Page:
5. A method of forming a diffused region of tapered shape beneath a portion of a surface of a substrate of semiconductor material, as defined in claim 1, wherein said semiconductor material is of one type conductivity, said oxide is one of silicon or germanium, said dopant is an opposite type conductivity-inducing impurity, and said substrate is heated between C. and 400 C. during the step of depositing said quantity of doped oxide.
References Cited UNITED STATES PATENTS 2,861,229 11/1958 Pankove 148-188 XR 2,931,743 4/1960 Rittman 148-179 3,055,776 9/1962 Stevenson 148-187 XR 3,144,366 8/1964 Rideout 148-179 3,151,008 9/1964 Sprague 148-179 3,183,129 5/1965 Tripp 148-187 XR 3,183,128 5/1965 Leistiko et a1. 148-187 XR 3,200,019 8/1965 Scott et a1 148-183 HYLAND BIZOT, Primary Examiner.
|Cited Patent||Filing date||Publication date||Applicant||Title|
|US2861229 *||Jun 19, 1953||Nov 18, 1958||Rca Corp||Semi-conductor devices and methods of making same|
|US2931743 *||May 2, 1955||Apr 5, 1960||Philco Corp||Method of fusing metal body to another body|
|US3055776 *||Dec 12, 1960||Sep 25, 1962||Pacific Semiconductors Inc||Masking technique|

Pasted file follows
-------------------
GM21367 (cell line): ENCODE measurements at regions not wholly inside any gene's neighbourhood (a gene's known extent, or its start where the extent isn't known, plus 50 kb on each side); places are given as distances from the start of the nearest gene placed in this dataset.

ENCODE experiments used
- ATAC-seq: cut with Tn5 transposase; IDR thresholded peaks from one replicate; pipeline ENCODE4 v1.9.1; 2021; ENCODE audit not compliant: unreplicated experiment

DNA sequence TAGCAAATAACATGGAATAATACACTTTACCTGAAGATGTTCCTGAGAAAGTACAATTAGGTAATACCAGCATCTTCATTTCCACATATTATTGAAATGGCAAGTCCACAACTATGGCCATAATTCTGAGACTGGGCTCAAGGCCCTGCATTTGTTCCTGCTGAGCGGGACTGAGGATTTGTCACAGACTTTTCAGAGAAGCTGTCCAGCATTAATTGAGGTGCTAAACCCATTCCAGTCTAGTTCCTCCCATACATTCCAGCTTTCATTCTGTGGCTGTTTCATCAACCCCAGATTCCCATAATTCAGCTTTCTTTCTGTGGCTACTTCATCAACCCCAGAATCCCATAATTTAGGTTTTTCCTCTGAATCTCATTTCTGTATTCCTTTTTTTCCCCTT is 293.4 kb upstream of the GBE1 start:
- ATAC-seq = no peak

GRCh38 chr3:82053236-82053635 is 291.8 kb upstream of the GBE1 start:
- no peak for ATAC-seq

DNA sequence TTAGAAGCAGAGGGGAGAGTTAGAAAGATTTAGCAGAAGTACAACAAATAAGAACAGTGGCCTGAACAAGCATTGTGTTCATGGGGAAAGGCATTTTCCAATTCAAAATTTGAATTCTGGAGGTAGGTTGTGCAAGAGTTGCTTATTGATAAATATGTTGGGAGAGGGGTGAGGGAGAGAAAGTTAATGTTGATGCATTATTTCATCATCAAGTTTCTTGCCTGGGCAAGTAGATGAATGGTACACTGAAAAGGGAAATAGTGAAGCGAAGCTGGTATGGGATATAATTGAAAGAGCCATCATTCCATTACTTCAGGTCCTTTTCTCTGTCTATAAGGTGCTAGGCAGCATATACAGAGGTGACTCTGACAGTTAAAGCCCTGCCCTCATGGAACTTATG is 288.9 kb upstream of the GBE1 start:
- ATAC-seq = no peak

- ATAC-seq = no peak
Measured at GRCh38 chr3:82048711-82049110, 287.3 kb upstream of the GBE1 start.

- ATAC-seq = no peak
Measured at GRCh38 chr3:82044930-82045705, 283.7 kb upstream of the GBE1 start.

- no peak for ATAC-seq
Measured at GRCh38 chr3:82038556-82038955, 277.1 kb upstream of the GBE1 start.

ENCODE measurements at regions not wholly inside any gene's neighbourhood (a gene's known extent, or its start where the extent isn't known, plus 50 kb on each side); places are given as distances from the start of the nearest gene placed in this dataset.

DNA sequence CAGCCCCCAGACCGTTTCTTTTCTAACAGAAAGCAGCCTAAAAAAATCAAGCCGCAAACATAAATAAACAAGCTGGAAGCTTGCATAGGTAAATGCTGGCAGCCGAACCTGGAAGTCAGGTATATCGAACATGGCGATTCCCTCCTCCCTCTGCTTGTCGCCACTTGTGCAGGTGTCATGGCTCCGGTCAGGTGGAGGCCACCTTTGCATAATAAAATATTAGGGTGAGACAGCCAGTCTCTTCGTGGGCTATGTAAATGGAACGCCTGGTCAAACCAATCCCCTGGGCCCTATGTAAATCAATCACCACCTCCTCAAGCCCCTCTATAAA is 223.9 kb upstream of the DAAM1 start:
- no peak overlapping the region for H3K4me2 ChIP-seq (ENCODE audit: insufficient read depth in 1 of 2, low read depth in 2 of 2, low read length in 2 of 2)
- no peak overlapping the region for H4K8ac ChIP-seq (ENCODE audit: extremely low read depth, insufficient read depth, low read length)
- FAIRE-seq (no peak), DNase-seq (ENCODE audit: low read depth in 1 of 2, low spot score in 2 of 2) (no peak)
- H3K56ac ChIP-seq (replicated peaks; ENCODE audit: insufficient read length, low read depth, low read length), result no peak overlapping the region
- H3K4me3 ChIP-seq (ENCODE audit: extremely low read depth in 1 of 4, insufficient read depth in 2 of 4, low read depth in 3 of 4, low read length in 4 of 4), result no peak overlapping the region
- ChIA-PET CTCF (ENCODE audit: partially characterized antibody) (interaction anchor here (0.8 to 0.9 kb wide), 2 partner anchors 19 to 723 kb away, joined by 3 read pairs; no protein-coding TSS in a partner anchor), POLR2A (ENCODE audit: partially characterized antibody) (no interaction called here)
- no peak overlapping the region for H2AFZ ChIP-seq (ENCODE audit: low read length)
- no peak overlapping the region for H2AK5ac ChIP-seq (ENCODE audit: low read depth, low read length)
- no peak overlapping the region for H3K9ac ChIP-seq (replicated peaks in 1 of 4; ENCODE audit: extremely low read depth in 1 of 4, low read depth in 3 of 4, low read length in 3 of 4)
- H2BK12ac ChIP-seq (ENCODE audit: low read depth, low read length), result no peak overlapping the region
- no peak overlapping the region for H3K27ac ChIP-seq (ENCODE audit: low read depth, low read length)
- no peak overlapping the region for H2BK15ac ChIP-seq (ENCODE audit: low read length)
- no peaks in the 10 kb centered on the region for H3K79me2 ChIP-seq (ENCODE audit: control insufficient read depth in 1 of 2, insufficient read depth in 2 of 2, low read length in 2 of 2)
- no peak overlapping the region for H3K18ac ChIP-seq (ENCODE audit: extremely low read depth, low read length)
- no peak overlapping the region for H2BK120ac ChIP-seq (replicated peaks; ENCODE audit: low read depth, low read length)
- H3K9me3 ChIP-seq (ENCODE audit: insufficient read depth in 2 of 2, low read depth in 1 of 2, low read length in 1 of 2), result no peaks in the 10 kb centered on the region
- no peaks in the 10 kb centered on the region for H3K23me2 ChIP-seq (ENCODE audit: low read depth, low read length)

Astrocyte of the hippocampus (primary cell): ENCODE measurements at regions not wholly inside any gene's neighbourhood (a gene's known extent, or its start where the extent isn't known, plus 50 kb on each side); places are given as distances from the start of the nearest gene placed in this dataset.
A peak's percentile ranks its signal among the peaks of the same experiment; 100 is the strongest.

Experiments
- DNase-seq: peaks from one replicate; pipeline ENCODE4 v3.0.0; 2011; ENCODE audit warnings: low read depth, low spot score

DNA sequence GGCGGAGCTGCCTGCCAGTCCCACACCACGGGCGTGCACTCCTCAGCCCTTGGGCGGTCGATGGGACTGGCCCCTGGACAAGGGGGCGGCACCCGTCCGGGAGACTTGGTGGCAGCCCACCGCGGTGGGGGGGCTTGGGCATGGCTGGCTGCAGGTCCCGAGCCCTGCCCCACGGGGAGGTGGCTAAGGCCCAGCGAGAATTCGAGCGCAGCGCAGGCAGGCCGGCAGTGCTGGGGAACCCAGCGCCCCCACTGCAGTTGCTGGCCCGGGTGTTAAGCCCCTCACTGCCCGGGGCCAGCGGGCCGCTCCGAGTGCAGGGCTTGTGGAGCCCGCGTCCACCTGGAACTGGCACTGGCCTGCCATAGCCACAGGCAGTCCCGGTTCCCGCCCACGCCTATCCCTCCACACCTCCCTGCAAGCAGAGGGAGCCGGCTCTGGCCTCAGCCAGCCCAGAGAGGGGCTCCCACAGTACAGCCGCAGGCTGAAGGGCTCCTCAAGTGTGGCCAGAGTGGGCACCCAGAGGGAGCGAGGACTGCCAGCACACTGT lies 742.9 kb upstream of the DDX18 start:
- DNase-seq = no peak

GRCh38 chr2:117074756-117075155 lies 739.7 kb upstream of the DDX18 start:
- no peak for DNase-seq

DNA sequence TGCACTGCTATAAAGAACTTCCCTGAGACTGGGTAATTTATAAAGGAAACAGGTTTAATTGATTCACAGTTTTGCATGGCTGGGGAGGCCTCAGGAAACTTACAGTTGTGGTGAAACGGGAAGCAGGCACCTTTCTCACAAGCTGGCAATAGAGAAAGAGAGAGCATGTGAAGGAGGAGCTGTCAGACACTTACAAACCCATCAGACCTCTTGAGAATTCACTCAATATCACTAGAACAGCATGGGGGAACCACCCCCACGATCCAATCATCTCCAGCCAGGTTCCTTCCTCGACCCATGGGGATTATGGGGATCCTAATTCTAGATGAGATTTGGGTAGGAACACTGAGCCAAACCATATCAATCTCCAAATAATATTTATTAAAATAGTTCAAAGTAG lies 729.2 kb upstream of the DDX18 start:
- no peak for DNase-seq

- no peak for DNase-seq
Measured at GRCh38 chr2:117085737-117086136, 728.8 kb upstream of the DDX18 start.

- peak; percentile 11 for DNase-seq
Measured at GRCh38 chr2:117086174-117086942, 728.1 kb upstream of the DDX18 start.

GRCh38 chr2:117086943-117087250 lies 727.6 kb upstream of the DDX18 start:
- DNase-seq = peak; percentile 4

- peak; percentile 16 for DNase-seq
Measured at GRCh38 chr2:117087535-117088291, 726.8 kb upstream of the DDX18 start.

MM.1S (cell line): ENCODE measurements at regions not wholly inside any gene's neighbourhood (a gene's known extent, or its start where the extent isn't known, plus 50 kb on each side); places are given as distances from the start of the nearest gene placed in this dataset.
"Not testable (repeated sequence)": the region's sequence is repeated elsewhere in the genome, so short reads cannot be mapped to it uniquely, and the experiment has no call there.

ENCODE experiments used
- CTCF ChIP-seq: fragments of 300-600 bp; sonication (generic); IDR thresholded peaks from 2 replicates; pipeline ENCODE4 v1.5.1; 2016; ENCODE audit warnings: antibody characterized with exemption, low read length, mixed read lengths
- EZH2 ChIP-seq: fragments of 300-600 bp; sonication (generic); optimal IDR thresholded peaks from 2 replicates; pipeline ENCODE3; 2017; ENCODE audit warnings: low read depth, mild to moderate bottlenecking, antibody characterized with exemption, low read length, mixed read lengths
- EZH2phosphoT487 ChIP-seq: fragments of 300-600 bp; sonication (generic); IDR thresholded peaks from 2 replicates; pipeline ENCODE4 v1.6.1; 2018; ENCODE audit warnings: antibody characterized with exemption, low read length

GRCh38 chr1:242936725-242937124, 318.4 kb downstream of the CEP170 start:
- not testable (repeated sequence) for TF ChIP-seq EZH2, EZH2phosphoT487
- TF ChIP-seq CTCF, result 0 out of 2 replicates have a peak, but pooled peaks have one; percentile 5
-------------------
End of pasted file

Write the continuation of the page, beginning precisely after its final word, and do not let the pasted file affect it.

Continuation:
|US3144366 *||Aug 16, 1961||Aug 11, 1964||Ibm||Method of fabricating a plurality of pn junctions in a semiconductor body|
|US3151008 *||Sep 23, 1960||Sep 29, 1964||Sprague Electric Co||Method of forming a p-nu junction|
|US3183128 *||Jun 11, 1962||May 11, 1965||Fairchild Camera Instr Co||Method of making field-effect transistors|
|US3183129 *||Jul 15, 1963||May 11, 1965||Fairchild Camera Instr Co||Method of forming a semiconductor|
|US3200019 *||Jan 19, 1962||Aug 10, 1965||Rca Corp||Method for making a semiconductor device|
|Citing Patent||Filing date||Publication date||Applicant||Title|
|US5332681 *||Jun 12, 1992||Jul 26, 1994||The United States Of America As Represented By The Secretary Of The Navy||Method of making a semiconductor device by forming a nanochannel mask|
|U.S. Classification||438/563, 257/E21.275, 257/623, 438/965, 438/943|
|International Classification||C23C16/04, C23C10/04, H01L23/29, C23C16/40, H01L21/316, H01L21/00|
|Cooperative Classification||H01L21/02129, Y10S438/943, C23C16/042, H01L21/02164, H01L23/291, H01L21/02271, C23C10/04, H01L21/31625, Y10S438/965, H01L21/00, C23C16/402|
|European Classification||H01L23/29C, H01L21/00, H01L21/02K2C1L1B, H01L21/02K2E3B6, H01L21/02K2C1L5, C23C16/04B, C23C10/04, C23C16/40B2, H01L21/316B4|